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Handling a Failed Startup

Every business venture has an inherent risk of failure. Even when most people commit their best efforts toward growing a startup, there’s no way to fully guarantee that a business won’t fail.

Handling a Failed Startup

Startup failures are more common than most people think. In fact, about 90% of startups eventually fail and about 21.5% of startups fail within the first year.

This shouldn’t be interpreted as something that’s meant to make business owners give up on their projects. Rather, this is meant as a gentle reminder to always prepare for the worst.

For startup owners, the worst experience is when they have to close up shop. Here are some ways to handle a startup’s failure.

Figure Out What Went Wrong

 No business fails because of luck. There will always be reasons behind the failure of the business, and while it may be difficult to revisit the failings of the business, it’s essential to identify the mistakes that were made.

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Go back to the beginning and take note of important company decisions and evaluate how these decisions affected the state of your business.

Audit Company Records

 Most major mistakes are the result of small mistakes that accumulate over time. Most of these mistakes go unnoticed and unresolved for prolonged periods, and sometimes, they may not be resolved at all.

When auditing your company records, look for missing receipts, tax payment failures, or a poor choice of product pricing. These may seem trivial on their own, but they are telltale signs of imminent failure.

You may also want to consider leveraging professional help like South Park Advisors to expedite this process and minimize the margin of error.

Evaluate Company Assets

 Evaluating your company assets allows you to determine the resources that you can work with, as well as its capacity to restart a new business venture.

This can also help you determine what you can still gain from these assets, whether by liquidating them or by using them for a new startup. Assets can come in the form of technology, patents, and intellectual property.

Learn From Your Errors

 After identifying the points of failure in your business, it’s time to go back to the drawing board and come up with better strategies to avoid the problems you encountered with your business. This process is important whether or not you plan to try again, as this helps you gain a better perspective of what you should avoid. This information may not only benefit you, but also those who entrust their business to you and entrepreneurial experience.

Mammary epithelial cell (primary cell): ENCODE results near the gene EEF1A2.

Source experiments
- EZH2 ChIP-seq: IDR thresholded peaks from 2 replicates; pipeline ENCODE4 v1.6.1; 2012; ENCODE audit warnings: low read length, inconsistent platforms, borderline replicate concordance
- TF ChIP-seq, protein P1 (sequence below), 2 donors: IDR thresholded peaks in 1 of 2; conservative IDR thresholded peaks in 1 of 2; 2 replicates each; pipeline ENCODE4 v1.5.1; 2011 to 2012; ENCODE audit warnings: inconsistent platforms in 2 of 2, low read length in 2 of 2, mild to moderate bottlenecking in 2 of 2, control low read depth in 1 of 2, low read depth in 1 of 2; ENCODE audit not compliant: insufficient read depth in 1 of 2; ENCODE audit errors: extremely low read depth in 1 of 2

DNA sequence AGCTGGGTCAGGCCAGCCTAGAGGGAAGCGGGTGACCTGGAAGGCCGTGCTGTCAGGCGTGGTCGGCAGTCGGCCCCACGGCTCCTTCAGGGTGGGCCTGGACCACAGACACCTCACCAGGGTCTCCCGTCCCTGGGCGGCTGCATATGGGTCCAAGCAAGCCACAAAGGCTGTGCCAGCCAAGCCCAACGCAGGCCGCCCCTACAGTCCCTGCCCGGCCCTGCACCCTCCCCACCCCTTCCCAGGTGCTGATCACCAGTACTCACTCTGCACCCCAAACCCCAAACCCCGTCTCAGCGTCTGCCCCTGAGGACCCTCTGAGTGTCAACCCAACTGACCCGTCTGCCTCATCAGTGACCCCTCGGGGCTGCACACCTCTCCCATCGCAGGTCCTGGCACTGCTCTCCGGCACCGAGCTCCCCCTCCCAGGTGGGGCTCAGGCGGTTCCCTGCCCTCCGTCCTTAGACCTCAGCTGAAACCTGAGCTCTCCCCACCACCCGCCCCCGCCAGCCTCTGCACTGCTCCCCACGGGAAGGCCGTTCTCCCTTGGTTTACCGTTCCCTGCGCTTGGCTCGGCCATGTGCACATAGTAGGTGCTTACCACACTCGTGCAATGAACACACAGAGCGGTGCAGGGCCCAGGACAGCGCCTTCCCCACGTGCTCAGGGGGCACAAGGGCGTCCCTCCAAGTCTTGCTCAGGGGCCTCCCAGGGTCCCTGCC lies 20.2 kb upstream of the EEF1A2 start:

Try Again

 When they say that entrepreneurs never quit, this doesn’t mean prolonging a bad business venture in the hopes of better conditions.

This means that entrepreneurs should know when they need to step back to gain a better understanding of their situation and to try again with improved chances of success.

There’s absolutely nothing wrong with shutting down a startup in order to mitigate losses.

Multiple Startup Failures

Entrepreneurs fail more times than once. Handling one startup failure is difficult, but it’s important to set your expectations and to prepare for the worst.

Learning how to handle startup failures is an essential skill as this allows you to treat these failures as an opportunity to hone both your skills as an entrepreneur and your business.

This is similar to handling break-ups. These failures are worthwhile only if you take the time to understand what went wrong and how you can improve on these mistakes.

These are costly lessons to learn, but failing to learn from them will only lead to a greater loss of money. Entrepreneurs should accept failure as a likelihood instead of just a possibility. This way, they’d be far better prepared to deal with business failures both emotionally and mentally.

Conclusion

Dealing with a failed startup is not an easy task. It’s painful, and it makes entrepreneurs question their capabilities. If you’re dealing with a failed startup, these are the things that you need to take note of.

The information gathered during this phase will eventually contribute to the success of your next business venture. Remember that knowledge isn’t just power; it’s also profit.

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